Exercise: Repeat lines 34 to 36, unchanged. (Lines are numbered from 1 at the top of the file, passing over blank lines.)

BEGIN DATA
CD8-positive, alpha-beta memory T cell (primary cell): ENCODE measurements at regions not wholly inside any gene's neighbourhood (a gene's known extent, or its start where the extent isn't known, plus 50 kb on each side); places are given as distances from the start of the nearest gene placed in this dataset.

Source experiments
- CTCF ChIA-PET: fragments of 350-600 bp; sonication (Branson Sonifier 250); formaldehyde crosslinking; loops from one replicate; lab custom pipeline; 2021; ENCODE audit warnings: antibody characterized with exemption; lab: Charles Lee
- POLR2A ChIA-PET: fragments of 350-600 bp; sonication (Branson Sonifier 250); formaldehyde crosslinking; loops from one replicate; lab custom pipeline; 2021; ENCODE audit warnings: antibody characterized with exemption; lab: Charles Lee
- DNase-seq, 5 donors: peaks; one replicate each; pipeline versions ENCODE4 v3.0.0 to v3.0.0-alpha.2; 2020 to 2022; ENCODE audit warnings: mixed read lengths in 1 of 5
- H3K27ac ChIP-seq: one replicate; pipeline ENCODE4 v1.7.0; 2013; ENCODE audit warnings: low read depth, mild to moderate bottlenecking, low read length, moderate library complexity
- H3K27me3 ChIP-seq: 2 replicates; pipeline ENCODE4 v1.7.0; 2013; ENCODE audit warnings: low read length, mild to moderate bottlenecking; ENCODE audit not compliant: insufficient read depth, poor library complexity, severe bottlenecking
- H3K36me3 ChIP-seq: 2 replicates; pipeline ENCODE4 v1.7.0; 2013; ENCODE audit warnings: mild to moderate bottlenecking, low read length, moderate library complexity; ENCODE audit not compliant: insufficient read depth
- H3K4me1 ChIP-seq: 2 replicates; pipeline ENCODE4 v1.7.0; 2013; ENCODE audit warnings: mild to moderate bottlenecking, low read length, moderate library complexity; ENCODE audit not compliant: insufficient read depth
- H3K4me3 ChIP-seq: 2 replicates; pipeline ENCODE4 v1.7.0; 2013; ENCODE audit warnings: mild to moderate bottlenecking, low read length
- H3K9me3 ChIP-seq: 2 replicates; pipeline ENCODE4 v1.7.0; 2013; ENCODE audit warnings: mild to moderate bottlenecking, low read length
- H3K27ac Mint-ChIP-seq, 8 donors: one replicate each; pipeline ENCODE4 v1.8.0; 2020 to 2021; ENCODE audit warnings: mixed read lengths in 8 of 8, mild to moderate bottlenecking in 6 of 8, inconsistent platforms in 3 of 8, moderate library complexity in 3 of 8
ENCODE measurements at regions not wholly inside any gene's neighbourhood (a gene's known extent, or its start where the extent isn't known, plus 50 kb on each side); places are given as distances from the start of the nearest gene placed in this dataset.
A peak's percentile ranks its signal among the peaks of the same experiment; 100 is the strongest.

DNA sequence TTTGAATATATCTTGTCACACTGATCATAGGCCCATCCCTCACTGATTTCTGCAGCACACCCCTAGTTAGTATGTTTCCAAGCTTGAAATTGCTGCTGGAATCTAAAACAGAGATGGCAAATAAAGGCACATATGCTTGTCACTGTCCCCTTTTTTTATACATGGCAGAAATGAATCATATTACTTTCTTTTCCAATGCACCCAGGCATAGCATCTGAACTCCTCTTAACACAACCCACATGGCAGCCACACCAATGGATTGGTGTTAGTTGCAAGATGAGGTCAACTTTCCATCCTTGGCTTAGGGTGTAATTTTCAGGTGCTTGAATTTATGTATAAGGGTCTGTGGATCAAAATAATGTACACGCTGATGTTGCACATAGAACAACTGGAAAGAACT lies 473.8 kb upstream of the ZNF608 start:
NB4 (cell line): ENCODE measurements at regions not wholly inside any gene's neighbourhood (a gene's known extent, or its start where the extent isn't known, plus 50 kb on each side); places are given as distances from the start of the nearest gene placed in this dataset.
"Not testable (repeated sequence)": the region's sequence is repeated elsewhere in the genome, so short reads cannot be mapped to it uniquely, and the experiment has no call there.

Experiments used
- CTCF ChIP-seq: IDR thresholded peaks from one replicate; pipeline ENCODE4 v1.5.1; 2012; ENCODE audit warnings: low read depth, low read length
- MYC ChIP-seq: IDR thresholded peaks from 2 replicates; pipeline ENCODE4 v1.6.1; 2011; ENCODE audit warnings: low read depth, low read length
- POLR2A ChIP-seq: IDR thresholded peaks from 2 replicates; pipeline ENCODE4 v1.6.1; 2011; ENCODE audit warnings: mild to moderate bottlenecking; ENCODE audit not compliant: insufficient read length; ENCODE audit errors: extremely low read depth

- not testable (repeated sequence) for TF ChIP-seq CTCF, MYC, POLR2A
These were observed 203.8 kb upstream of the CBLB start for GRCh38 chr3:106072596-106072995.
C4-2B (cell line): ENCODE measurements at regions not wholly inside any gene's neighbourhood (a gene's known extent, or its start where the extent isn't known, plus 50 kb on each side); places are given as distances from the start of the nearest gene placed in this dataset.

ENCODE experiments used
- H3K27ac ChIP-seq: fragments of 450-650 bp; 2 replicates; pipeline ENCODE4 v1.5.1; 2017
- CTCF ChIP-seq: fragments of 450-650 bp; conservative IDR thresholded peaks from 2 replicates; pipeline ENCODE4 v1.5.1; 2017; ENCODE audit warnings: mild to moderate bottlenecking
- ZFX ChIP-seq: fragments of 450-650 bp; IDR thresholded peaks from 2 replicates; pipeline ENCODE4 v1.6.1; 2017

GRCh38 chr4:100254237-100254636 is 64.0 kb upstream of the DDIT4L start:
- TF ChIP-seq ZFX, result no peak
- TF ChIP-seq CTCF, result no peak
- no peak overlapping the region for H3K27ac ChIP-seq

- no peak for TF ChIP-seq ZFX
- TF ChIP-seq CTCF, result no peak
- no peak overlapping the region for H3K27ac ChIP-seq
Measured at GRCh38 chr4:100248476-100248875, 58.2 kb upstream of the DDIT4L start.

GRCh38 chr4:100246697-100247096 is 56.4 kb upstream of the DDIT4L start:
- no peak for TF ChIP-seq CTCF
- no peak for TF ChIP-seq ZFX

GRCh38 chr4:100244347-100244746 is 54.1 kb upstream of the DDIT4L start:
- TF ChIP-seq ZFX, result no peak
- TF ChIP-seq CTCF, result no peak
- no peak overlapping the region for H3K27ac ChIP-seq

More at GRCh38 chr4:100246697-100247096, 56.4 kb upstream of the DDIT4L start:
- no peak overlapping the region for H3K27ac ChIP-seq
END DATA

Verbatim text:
- TF ChIP-seq CTCF, result no peak
- no peak overlapping the region for H3K27ac ChIP-seq
Measured at GRCh38 chr4:100248476-100248875, 58.2 kb upstream of the DDIT4L start.